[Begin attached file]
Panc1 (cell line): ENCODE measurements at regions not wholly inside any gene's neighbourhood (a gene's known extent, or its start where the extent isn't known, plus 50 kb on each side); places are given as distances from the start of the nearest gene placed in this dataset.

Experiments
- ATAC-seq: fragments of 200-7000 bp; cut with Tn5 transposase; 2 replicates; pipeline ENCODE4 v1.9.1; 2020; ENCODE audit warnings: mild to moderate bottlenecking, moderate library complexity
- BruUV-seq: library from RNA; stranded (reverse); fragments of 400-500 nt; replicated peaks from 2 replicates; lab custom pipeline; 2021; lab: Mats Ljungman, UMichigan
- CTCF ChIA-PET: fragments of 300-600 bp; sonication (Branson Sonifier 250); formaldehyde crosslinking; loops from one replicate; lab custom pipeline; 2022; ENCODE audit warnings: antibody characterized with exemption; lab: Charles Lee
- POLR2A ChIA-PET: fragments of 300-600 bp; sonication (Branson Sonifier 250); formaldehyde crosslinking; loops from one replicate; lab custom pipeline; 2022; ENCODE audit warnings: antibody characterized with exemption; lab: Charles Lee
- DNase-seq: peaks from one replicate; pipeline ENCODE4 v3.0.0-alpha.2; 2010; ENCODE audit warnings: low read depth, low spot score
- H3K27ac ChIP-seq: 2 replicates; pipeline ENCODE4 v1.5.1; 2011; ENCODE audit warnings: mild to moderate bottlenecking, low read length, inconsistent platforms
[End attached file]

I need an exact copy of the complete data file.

Panc1 (cell line): ENCODE measurements at regions not wholly inside any gene's neighbourhood (a gene's known extent, or its start where the extent isn't known, plus 50 kb on each side); places are given as distances from the start of the nearest gene placed in this dataset.

Experiments
- ATAC-seq: fragments of 200-7000 bp; cut with Tn5 transposase; 2 replicates; pipeline ENCODE4 v1.9.1; 2020; ENCODE audit warnings: mild to moderate bottlenecking, moderate library complexity
- BruUV-seq: library from RNA; stranded (reverse); fragments of 400-500 nt; replicated peaks from 2 replicates; lab custom pipeline; 2021; lab: Mats Ljungman, UMichigan
- CTCF ChIA-PET: fragments of 300-600 bp; sonication (Branson Sonifier 250); formaldehyde crosslinking; loops from one replicate; lab custom pipeline; 2022; ENCODE audit warnings: antibody characterized with exemption; lab: Charles Lee
- POLR2A ChIA-PET: fragments of 300-600 bp; sonication (Branson Sonifier 250); formaldehyde crosslinking; loops from one replicate; lab custom pipeline; 2022; ENCODE audit warnings: antibody characterized with exemption; lab: Charles Lee
- DNase-seq: peaks from one replicate; pipeline ENCODE4 v3.0.0-alpha.2; 2010; ENCODE audit warnings: low read depth, low spot score
- H3K27ac ChIP-seq: 2 replicates; pipeline ENCODE4 v1.5.1; 2011; ENCODE audit warnings: mild to moderate bottlenecking, low read length, inconsistent platforms